Posted by: Jack | February 11, 2007

Follow Up: Boinc! Distributed Computing

I just came across an interesting fact regarding the distributed processing application I wrote about recently. To those who know little of distributed computing, the idea of sending out work to be done remotely by a random assortment of household computers may seem like a novelty without much potential for success. Even with my somewhat limited formal education on this subject I doubted the endevour would accomplish much due to lack of volunteers. But I was quite wrong. Viewing progress statistics on just one project which my computer has been processing, I found the simulated speed of all the computers working together is over 70 TFLOPS.

TFLOPS (Tera (Trillion) Floating-Point Operations / second) probably doesn’t mean a whole lot to most people so I’ll try to give some frame of reference. Currently the world’s most powerful general-purpose computer is Blue Gene (at least last I heard it was) and it can do about 35 TFLOPS. I don’t know exactly how much a Blue Gene system costs but I do know it cost IBM over $100 million in research and when running, the system requires the same amount of power as a small city. So instead of the millions of dollars to purchase and operate this system, these distributed computing projects have hardware and power costs of virtually nothing (for the research teams) and can easily surpass the most powerful super-computers.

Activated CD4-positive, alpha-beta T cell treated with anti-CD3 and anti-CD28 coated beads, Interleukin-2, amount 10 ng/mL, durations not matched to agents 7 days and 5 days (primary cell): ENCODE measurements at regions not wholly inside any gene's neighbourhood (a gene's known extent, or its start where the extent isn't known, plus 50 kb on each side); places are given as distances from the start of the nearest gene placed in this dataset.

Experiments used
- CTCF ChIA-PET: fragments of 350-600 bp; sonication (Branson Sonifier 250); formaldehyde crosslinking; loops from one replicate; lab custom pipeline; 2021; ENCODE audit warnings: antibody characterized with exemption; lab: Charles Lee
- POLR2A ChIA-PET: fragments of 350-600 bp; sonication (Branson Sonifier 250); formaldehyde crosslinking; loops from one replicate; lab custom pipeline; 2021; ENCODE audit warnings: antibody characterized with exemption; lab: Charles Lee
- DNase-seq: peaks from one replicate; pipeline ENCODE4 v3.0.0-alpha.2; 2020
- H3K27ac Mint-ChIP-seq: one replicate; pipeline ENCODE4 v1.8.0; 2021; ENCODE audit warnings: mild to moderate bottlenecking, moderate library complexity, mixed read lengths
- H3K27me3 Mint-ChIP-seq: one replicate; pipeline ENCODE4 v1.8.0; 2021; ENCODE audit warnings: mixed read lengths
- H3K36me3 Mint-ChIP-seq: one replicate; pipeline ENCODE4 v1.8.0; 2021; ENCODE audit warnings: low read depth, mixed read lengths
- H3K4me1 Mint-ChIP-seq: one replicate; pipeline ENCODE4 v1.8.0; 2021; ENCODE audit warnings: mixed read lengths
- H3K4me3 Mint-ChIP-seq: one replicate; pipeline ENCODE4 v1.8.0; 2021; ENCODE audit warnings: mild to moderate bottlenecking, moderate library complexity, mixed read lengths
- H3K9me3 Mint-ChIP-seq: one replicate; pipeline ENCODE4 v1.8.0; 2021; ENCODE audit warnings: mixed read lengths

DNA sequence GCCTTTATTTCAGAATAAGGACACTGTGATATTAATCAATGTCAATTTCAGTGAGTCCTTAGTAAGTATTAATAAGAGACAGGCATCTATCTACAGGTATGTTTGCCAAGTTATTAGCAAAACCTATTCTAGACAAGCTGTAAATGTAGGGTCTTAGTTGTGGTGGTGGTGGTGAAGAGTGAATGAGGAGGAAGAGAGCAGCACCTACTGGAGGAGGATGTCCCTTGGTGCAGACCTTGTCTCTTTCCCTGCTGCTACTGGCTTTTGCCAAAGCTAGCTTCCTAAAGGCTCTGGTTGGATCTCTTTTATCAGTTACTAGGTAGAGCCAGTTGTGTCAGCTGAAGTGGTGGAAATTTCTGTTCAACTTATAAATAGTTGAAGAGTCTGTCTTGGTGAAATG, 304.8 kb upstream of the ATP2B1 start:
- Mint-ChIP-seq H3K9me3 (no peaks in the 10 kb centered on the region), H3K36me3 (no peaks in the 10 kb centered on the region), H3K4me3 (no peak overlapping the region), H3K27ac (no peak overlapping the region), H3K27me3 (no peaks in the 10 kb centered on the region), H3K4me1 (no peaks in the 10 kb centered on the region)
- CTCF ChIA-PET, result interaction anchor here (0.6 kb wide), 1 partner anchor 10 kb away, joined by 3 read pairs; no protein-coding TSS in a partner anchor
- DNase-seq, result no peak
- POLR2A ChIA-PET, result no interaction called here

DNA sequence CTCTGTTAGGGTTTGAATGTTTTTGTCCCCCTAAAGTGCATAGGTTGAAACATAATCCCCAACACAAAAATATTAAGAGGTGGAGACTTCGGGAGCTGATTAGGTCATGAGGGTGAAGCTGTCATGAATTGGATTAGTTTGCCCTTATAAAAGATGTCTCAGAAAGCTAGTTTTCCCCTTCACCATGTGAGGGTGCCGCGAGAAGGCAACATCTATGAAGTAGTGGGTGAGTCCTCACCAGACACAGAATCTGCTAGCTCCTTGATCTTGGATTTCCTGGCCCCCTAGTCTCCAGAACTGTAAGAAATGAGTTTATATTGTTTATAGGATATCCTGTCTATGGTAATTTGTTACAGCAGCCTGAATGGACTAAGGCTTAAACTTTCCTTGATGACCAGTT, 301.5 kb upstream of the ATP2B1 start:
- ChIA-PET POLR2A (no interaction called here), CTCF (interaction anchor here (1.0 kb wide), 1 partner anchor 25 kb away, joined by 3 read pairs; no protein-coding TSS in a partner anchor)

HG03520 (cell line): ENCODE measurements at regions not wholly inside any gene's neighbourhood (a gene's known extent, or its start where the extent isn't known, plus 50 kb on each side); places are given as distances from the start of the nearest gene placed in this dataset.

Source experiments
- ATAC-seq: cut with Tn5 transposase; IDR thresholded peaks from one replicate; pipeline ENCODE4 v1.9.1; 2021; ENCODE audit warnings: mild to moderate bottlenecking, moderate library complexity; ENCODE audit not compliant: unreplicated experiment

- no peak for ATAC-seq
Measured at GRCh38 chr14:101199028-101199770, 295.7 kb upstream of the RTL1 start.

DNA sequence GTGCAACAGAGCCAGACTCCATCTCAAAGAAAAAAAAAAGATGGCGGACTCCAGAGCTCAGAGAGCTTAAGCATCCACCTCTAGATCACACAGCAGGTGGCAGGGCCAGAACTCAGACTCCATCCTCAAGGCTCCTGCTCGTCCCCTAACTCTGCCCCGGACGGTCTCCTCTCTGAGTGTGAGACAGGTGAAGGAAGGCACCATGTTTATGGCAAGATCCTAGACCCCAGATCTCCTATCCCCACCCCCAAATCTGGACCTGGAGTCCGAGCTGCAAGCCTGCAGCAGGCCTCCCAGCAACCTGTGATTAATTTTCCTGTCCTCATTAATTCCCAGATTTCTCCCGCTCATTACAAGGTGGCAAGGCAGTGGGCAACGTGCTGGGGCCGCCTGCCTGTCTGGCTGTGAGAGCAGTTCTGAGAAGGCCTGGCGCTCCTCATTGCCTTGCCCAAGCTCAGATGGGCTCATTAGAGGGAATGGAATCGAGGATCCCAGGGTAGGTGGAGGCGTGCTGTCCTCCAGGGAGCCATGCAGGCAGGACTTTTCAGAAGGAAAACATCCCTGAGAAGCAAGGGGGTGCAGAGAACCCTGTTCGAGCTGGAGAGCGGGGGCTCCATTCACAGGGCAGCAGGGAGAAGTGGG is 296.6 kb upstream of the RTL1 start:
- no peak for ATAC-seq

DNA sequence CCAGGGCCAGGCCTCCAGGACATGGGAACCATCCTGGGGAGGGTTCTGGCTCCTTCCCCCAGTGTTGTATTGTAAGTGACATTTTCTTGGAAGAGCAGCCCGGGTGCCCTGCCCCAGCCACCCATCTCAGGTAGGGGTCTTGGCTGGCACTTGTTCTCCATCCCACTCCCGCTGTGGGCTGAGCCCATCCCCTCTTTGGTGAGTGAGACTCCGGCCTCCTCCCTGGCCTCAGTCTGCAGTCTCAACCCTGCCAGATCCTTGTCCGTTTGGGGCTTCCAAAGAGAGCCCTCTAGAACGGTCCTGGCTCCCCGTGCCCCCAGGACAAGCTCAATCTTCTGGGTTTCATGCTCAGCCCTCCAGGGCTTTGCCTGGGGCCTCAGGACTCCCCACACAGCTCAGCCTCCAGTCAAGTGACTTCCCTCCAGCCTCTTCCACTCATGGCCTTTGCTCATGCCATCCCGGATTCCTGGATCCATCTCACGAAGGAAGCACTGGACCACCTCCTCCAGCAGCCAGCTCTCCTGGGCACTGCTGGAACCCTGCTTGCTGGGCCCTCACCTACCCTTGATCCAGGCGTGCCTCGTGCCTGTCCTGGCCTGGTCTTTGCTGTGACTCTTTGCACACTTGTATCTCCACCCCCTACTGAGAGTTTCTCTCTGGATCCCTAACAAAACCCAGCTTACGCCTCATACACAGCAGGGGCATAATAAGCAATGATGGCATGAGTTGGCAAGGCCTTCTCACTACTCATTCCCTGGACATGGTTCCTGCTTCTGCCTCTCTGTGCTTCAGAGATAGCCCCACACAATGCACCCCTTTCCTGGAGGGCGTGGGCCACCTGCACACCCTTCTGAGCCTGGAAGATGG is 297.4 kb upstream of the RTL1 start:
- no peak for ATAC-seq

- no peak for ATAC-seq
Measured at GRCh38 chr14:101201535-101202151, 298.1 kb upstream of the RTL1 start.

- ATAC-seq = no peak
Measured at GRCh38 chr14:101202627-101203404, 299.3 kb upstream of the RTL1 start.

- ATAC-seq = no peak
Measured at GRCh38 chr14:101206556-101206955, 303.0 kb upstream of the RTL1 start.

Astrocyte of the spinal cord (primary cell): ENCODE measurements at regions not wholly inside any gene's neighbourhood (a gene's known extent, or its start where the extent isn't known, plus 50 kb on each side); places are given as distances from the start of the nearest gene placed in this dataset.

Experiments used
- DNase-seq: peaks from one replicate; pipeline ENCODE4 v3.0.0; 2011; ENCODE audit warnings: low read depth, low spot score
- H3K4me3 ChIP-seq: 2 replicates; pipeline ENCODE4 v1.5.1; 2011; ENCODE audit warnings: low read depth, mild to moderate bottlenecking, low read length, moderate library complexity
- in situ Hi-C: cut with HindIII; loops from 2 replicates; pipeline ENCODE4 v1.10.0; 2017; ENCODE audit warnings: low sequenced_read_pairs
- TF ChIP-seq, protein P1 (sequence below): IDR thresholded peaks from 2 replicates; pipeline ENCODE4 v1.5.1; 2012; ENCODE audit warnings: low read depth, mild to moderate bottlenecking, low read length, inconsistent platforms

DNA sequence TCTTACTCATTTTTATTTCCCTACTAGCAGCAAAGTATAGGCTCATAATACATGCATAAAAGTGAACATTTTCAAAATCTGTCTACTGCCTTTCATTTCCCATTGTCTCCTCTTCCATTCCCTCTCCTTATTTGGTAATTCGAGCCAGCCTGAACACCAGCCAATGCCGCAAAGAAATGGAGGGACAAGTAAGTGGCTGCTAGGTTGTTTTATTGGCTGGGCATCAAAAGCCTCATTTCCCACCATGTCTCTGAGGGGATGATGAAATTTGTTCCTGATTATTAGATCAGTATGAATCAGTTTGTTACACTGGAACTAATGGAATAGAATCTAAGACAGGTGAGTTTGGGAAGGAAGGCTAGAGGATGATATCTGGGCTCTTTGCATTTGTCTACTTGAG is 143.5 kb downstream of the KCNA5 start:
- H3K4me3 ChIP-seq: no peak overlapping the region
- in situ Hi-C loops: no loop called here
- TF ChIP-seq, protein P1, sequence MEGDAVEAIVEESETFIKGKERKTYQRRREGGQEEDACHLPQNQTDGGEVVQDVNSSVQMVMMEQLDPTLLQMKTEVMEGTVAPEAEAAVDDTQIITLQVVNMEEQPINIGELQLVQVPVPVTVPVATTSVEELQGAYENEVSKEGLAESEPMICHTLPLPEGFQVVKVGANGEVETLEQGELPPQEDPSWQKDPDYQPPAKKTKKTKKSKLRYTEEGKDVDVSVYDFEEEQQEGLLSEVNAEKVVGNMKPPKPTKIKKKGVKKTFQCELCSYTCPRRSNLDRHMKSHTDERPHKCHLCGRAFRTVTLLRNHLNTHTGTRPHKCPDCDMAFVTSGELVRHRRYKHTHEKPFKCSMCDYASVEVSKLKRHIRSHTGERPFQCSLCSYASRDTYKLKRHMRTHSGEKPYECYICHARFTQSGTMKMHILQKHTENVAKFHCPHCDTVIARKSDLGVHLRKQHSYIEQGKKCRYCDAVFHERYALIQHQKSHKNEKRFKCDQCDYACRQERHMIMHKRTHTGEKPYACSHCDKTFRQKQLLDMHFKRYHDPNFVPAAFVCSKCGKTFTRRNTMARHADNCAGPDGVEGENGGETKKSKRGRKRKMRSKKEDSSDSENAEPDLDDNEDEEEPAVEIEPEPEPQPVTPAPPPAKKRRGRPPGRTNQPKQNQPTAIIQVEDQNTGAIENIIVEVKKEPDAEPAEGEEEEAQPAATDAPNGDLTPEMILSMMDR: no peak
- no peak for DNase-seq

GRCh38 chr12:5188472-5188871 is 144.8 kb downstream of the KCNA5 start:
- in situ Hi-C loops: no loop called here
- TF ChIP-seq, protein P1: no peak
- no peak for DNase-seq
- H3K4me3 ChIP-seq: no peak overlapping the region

In looking up some figures for this post I discovered that the entire BOINC system averages at 484 TFLOPS. To give this an even more mind-blowing frame of reference, consider your own number crunching speed in comparison. Measure the time it takes you to calculate 0.00123 divided by 2.19037 or just realize that it would take long enough that you don’t actually want to do it. Feel free to use pen and paper; processors “show their work” too but their “paper” is a bit smaller and not made of wood. Now figure out how many of these calculations you can do in one second (likely to be a very small fraction, approximately 0.0167 FLOPS) and compare that to the BOINC system which does 484,000,000,000,000 of those calculations every second of every day. If every human on Earth were to work on this together at a speed of one FLOP per minute, we would still be operating at 1/5,000,000th of the speed of BOINC.

Hooray for technology!


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